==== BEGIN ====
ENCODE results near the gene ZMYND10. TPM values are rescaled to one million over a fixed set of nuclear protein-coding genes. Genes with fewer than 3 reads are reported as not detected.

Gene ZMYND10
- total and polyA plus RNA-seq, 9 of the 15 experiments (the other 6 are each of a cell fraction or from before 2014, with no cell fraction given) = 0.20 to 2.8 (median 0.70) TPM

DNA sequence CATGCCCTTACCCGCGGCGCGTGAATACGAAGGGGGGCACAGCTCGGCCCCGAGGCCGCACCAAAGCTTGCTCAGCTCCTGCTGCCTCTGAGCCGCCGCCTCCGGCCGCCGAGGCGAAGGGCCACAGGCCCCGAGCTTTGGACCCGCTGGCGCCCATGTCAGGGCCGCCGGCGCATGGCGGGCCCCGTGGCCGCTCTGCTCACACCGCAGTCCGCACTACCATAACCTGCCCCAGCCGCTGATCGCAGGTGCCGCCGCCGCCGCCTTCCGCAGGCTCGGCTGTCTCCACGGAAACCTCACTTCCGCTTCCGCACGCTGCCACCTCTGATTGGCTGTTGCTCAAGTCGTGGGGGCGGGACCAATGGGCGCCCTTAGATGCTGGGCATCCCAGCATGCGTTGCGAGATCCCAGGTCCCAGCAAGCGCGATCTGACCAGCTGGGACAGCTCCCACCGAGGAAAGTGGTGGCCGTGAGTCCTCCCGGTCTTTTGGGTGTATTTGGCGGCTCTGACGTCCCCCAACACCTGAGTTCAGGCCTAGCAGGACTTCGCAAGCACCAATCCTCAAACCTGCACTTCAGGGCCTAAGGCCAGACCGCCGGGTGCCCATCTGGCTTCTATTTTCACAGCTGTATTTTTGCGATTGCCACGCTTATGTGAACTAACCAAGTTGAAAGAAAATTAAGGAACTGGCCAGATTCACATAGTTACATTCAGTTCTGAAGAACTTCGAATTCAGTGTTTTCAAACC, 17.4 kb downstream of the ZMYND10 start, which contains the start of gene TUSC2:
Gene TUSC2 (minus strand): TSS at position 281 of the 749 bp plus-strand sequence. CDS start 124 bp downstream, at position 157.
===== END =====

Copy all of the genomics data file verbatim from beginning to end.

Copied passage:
ENCODE results near the gene ZMYND10. TPM values are rescaled to one million over a fixed set of nuclear protein-coding genes. Genes with fewer than 3 reads are reported as not detected.

Gene ZMYND10
- total and polyA plus RNA-seq, 9 of the 15 experiments (the other 6 are each of a cell fraction or from before 2014, with no cell fraction given) = 0.20 to 2.8 (median 0.70) TPM

DNA sequence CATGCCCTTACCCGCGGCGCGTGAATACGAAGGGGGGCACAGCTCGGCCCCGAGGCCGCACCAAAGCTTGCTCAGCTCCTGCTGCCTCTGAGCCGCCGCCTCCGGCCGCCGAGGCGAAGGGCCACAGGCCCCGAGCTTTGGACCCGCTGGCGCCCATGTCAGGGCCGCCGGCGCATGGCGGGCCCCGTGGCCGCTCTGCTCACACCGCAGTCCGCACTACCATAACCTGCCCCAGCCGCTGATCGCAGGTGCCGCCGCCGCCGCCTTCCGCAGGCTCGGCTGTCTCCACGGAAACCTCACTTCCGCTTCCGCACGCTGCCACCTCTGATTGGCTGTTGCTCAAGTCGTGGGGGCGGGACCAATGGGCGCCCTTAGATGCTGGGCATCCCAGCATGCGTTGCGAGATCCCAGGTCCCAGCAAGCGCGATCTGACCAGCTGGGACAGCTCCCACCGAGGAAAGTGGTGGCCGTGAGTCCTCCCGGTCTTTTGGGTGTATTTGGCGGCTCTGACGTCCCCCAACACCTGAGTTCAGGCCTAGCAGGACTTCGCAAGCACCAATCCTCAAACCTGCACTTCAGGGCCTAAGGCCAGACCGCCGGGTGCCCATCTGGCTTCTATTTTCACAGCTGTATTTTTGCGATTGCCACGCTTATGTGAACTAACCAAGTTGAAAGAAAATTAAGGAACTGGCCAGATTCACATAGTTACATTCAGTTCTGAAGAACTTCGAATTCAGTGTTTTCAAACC, 17.4 kb downstream of the ZMYND10 start, which contains the start of gene TUSC2:
Gene TUSC2 (minus strand): TSS at position 281 of the 749 bp plus-strand sequence. CDS start 124 bp downstream, at position 157.